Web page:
I’m available to go to department, division, or unit meetings at any time throughout the year. People should send me an email if they want me to come to staff meetings. I’ll pick topics that pertain to that group and do the basic teaching.
Q: What do you like most about working for BMC?
A: The list just goes on. I love the staff, and their diversity, commitment, and the passion they put into the care we give to each and every patient. We all give our best all the time – it’s exceptional care without exception. That’s what I’ve seen from the time I walked in, and I continue to see it every day. It goes from leadership all the way down.
Q: What do you do for fun outside of work?
A: I’m a mother of two, so after work, I like to think of myself as an Uber driver who doesn’t get paid. But I love spending time with my kids. I also love to travel. I love the islands. Put me by the beach and I’m happy.
Not all studies affirm their hypotheses. Jenny Jia, MD, experienced this first-hand when she analyzed an intervention to support diabetes self-management in patients with the disease who lived in diabetes “hot-spots,” areas where a disproportionate number of people have diabetes. The participants were all African-American, and all needed to take more than one form of public transportation to get to their doctor. The intervention included access to group meetings in the community, where participants would receive support from a community health worker and engage in a narrative story-telling technique called photovoice to open up about living with diabetes.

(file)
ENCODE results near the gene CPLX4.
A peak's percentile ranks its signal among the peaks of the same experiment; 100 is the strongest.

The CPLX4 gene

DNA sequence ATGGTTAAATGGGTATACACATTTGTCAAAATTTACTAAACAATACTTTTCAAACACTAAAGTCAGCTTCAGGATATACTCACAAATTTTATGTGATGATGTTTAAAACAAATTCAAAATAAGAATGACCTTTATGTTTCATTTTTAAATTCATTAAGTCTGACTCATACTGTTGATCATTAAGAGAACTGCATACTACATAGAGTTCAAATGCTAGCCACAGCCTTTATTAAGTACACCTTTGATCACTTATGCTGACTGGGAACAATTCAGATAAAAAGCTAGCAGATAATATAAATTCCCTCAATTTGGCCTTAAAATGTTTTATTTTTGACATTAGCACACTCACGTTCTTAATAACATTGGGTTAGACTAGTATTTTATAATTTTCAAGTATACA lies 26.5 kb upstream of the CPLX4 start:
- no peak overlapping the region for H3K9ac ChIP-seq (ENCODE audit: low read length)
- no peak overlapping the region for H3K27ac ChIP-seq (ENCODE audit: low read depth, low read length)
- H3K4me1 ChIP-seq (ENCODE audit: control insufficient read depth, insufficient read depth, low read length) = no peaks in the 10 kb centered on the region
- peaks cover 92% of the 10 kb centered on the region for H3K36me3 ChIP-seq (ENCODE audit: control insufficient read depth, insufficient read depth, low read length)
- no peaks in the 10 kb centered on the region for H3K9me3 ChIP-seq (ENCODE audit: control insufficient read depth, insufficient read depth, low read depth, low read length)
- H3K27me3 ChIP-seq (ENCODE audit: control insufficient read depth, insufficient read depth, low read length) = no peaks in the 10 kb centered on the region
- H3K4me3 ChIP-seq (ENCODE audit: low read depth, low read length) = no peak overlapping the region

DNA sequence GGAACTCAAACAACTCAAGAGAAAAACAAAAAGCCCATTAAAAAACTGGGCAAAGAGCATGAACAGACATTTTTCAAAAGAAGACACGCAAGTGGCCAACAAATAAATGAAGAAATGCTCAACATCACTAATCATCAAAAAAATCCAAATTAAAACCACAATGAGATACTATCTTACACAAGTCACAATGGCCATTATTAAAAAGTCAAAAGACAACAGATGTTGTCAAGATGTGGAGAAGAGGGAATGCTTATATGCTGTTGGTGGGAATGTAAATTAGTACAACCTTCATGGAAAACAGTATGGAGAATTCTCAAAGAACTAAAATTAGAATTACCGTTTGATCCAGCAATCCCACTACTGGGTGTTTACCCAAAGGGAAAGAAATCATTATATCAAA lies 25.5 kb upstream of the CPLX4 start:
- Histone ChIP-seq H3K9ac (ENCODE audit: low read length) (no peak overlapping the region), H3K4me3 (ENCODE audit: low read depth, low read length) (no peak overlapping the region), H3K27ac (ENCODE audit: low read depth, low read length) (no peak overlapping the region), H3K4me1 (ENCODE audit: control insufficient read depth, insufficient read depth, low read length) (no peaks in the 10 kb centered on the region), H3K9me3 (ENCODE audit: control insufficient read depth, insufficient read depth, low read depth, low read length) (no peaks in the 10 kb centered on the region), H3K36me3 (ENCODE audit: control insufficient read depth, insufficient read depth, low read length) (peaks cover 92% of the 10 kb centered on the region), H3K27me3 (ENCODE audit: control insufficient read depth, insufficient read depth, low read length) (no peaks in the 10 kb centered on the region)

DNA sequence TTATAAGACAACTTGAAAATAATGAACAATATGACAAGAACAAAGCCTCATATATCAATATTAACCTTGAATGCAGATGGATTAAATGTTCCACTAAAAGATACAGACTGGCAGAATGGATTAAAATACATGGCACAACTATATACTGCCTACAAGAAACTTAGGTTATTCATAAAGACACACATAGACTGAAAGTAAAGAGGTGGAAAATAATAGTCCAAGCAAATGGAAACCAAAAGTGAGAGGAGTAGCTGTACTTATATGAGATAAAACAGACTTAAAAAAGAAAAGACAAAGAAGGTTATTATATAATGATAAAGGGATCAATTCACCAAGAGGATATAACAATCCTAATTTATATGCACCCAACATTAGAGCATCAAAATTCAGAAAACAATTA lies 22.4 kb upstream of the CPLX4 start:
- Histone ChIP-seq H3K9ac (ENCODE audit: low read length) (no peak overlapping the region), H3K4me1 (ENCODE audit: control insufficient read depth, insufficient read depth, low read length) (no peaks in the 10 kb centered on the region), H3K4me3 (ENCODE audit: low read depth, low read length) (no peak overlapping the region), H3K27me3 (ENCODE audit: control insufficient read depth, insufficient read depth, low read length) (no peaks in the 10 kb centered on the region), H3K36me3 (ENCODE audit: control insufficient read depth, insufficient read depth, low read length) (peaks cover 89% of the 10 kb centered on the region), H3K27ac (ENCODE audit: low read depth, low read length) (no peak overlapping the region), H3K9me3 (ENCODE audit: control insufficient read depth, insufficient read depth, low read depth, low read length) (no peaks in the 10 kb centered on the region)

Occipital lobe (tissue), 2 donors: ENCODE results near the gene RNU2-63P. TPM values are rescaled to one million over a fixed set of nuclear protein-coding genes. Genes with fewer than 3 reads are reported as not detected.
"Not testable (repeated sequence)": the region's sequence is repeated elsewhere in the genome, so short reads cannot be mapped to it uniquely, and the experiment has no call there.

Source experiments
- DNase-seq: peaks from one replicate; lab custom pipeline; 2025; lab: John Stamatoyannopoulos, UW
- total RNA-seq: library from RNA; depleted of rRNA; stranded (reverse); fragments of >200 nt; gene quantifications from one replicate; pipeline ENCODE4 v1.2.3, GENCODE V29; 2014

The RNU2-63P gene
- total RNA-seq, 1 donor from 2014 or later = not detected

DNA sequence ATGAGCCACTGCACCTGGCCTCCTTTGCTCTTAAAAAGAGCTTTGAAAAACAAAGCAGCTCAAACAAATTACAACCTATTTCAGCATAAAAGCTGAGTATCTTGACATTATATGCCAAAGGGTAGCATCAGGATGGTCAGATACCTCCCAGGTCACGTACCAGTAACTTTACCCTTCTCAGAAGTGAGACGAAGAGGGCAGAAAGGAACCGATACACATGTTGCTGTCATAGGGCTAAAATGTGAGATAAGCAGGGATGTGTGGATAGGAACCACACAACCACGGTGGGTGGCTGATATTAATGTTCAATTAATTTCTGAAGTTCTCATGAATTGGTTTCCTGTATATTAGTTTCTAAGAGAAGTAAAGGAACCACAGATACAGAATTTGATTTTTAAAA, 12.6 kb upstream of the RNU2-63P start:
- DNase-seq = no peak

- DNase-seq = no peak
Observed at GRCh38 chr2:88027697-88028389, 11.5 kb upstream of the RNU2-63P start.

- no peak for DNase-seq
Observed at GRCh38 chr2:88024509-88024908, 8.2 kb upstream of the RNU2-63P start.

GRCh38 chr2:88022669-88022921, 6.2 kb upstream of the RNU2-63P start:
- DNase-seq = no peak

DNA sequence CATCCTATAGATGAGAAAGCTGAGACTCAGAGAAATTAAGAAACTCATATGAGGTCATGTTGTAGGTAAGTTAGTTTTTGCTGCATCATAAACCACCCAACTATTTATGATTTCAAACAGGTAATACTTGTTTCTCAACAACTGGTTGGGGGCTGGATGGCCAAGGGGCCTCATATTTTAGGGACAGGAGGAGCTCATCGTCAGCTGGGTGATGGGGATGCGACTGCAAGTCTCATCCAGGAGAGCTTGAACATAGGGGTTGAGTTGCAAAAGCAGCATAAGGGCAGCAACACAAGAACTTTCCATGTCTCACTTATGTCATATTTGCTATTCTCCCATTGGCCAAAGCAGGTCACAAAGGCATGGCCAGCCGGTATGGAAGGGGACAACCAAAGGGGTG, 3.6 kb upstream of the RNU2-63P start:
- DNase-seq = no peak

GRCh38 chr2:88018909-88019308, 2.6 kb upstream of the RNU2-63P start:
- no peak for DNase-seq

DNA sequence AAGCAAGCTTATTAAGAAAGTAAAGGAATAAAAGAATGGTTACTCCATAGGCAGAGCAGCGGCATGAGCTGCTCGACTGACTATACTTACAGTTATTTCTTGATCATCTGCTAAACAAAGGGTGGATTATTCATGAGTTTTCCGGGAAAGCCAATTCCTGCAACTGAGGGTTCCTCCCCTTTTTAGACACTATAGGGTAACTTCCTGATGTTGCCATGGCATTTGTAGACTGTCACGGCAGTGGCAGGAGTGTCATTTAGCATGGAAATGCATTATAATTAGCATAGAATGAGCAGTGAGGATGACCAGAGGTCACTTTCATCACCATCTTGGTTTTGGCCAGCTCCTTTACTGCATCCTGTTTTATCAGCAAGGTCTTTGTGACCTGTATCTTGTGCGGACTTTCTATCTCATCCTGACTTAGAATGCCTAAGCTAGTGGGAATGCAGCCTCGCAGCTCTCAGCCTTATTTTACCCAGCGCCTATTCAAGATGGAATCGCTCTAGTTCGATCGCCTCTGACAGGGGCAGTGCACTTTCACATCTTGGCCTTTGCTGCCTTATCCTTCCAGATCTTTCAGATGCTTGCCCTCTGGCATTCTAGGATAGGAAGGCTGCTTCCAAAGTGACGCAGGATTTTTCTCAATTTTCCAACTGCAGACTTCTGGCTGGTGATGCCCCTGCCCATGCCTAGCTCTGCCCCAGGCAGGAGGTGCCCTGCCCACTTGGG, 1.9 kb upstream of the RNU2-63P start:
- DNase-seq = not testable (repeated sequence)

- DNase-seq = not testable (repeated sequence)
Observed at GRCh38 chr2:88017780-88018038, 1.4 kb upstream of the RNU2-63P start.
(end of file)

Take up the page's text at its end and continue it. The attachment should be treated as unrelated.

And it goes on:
One of the main findings was that these activities did not improve blood sugar levels of participants – a main measure of a person’s diabetes management – compared to the control group, which left her with a question: why?
During her team’s analysis, the answer became clearer. Participants were fatigued and frustrated with their self-management routines, which includes monitoring blood sugar levels as well as maintaining a healthy diet, weight, and regular exercise. While patients know how to manage the disease, they became disheartened when they didn’t meet the treatment goals established with their providers.
“It reminded me of burnout that you see among people who are overworked,” Jia said. “People with diabetes have to think about their health choices every day, and we need to better understand what barriers they face and how we can best support them and build resilience, especially among African American patients and patients who live in diabetes hotspots.”
The results of her study helped shine a light on that, and she’s hopeful that more community-based interventions will be studied to find supports that work well for residents.
Shirin Haddady, MD, an endocrinologist at BMC, sees similar struggles in her patients. The most important thing to understand about diabetes, she says, is that it’s a very difficult disease to manage, even for people with a good education, income, and access to healthy foods. Patients must monitor their own blood sugar at home, and adjust their medication doses, diet, and exercise as necessary. For patients with additional stressors in their life, managing their diabetes may seem like an insurmountable task.
“Any medical problem is a stressor, but compounding stressors like working multiple jobs, having unstable housing, or needing to take several forms of transportation to see a doctor or get to a healthy grocery store makes taking care of your diabetes so challenging,” Haddady says.